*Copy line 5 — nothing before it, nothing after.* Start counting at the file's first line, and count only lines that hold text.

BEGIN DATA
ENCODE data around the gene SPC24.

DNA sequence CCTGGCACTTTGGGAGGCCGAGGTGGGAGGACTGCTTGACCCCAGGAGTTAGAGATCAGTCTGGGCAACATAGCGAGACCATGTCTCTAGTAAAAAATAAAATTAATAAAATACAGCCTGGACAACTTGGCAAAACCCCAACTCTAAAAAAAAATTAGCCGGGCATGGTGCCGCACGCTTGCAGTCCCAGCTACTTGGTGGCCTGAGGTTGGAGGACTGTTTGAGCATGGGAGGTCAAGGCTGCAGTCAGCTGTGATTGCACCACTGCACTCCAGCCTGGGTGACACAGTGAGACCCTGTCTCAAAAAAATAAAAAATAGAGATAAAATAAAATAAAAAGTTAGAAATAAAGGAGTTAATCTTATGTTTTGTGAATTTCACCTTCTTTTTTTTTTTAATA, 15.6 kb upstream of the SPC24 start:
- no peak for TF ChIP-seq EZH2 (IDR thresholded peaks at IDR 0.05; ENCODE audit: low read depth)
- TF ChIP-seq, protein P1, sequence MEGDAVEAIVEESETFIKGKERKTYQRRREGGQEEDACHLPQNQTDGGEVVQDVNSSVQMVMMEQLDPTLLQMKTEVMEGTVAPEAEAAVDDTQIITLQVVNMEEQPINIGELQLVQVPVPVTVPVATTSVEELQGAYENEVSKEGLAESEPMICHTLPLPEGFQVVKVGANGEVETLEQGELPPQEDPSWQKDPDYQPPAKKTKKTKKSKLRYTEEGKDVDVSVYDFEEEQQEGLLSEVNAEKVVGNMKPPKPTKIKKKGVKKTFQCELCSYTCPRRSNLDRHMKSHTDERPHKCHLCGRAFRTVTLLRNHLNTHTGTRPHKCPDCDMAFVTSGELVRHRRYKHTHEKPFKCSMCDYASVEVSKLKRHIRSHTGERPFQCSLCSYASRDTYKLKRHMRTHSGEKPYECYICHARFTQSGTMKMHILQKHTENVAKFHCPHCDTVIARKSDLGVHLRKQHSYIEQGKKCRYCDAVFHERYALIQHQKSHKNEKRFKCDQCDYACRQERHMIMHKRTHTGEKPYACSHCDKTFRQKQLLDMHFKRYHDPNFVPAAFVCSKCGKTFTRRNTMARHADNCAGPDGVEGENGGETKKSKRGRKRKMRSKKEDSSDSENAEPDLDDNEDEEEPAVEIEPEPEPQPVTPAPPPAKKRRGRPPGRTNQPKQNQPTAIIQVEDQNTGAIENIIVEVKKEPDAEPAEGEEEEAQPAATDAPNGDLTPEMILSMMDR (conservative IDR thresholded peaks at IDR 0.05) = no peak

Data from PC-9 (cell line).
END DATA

Data from PC-9 (cell line).